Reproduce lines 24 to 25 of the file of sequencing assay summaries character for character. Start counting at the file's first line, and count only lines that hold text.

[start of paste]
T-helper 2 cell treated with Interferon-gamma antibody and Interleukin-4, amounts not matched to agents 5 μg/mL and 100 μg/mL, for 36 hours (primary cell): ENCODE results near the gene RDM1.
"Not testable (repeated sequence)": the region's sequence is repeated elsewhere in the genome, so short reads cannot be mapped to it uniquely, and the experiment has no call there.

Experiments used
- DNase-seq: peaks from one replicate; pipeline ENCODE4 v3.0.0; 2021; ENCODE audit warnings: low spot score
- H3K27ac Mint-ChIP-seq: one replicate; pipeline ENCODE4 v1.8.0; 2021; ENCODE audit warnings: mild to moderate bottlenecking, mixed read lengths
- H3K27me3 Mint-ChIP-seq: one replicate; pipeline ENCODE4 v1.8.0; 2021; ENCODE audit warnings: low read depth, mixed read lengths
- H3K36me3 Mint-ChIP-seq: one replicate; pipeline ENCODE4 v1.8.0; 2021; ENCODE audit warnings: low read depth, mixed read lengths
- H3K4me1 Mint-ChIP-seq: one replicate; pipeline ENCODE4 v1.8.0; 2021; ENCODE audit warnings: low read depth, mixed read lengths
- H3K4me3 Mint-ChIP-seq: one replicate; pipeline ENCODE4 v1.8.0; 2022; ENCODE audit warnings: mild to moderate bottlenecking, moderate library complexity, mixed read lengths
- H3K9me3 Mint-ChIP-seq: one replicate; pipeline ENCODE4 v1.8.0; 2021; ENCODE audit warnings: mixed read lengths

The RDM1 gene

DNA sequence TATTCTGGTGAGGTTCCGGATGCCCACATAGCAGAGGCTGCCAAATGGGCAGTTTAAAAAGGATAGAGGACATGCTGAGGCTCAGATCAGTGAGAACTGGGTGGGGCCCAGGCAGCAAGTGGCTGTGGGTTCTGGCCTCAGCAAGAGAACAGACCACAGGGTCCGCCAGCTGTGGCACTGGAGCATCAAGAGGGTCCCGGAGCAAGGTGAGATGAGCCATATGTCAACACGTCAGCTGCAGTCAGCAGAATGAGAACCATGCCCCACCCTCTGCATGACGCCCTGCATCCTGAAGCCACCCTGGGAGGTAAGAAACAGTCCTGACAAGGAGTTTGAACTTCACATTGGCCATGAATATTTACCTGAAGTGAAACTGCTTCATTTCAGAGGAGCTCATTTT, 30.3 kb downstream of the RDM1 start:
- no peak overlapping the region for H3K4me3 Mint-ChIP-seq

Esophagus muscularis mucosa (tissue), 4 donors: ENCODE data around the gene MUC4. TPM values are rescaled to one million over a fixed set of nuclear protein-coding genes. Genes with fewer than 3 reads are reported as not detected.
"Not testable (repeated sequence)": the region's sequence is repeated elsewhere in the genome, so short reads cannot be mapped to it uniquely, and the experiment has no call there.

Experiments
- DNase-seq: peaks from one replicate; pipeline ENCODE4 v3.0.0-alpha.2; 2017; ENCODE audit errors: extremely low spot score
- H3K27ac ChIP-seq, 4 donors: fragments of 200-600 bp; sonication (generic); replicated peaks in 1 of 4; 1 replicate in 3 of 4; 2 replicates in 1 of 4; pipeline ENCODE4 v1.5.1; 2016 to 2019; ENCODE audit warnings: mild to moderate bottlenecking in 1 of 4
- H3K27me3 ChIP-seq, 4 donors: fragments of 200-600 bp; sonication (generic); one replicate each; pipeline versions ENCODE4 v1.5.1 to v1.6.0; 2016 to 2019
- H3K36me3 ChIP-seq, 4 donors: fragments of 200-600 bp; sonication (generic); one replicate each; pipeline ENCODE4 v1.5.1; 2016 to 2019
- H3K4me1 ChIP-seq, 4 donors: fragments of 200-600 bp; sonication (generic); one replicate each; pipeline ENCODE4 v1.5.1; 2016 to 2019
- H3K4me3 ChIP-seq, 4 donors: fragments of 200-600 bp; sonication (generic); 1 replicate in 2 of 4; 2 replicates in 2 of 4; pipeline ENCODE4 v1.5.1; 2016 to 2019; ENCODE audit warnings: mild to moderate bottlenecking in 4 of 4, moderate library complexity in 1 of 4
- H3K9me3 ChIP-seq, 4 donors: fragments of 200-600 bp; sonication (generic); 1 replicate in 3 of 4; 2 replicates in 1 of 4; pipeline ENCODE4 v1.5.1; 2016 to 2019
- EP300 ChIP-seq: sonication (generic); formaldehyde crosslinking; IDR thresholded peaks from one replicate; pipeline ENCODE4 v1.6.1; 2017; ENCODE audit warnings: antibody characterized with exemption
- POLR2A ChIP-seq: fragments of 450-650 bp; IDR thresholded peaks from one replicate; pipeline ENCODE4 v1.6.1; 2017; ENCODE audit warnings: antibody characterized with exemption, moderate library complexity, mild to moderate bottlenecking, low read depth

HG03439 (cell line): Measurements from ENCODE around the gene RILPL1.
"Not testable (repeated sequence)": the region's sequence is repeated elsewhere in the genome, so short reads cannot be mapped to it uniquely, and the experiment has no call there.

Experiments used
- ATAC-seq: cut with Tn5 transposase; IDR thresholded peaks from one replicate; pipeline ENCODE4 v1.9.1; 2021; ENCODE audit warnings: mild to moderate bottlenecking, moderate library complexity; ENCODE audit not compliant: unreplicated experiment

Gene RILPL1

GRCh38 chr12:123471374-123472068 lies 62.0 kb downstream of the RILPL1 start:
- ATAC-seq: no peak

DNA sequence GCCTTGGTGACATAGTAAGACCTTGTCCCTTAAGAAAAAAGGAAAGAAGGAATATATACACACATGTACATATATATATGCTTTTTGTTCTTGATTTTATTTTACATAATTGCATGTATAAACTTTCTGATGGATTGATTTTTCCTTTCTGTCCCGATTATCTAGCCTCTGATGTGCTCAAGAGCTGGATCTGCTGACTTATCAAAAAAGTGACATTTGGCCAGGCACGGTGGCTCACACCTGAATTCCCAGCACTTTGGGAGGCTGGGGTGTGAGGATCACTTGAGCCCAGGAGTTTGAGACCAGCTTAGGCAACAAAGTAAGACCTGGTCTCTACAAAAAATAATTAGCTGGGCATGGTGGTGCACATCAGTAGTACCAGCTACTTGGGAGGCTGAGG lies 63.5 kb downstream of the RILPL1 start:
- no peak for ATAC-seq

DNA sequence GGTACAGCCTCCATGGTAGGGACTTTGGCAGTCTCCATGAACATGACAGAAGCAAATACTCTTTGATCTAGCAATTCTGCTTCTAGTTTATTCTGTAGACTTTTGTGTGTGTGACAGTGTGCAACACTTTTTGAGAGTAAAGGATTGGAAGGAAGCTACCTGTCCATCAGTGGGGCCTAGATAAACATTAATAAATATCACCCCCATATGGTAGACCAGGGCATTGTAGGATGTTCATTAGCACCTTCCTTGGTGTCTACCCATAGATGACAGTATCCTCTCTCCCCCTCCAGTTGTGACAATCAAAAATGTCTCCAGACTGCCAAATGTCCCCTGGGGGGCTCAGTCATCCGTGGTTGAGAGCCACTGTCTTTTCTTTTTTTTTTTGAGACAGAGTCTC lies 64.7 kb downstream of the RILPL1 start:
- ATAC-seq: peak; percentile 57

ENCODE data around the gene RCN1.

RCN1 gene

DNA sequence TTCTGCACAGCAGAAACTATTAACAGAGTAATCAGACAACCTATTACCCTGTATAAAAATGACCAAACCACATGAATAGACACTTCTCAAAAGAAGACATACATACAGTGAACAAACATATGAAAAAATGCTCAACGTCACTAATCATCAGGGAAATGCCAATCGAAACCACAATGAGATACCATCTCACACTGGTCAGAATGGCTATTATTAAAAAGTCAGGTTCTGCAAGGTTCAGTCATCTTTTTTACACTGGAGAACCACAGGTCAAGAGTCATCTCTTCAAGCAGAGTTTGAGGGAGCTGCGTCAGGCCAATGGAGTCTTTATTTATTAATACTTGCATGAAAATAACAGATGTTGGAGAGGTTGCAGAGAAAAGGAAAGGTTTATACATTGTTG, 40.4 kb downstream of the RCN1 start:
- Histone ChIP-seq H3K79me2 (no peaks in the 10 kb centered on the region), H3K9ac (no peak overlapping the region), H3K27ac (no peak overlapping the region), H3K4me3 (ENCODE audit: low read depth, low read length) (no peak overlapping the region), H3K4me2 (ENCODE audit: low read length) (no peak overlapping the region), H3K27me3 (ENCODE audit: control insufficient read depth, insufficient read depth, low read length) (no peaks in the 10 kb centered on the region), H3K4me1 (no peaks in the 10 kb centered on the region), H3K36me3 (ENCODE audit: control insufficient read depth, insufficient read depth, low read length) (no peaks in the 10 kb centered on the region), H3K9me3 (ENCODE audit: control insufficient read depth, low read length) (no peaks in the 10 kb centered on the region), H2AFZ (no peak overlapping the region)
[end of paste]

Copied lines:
- EP300 ChIP-seq: sonication (generic); formaldehyde crosslinking; IDR thresholded peaks from one replicate; pipeline ENCODE4 v1.6.1; 2017; ENCODE audit warnings: antibody characterized with exemption
- POLR2A ChIP-seq: fragments of 450-650 bp; IDR thresholded peaks from one replicate; pipeline ENCODE4 v1.6.1; 2017; ENCODE audit warnings: antibody characterized with exemption, moderate library complexity, mild to moderate bottlenecking, low read depth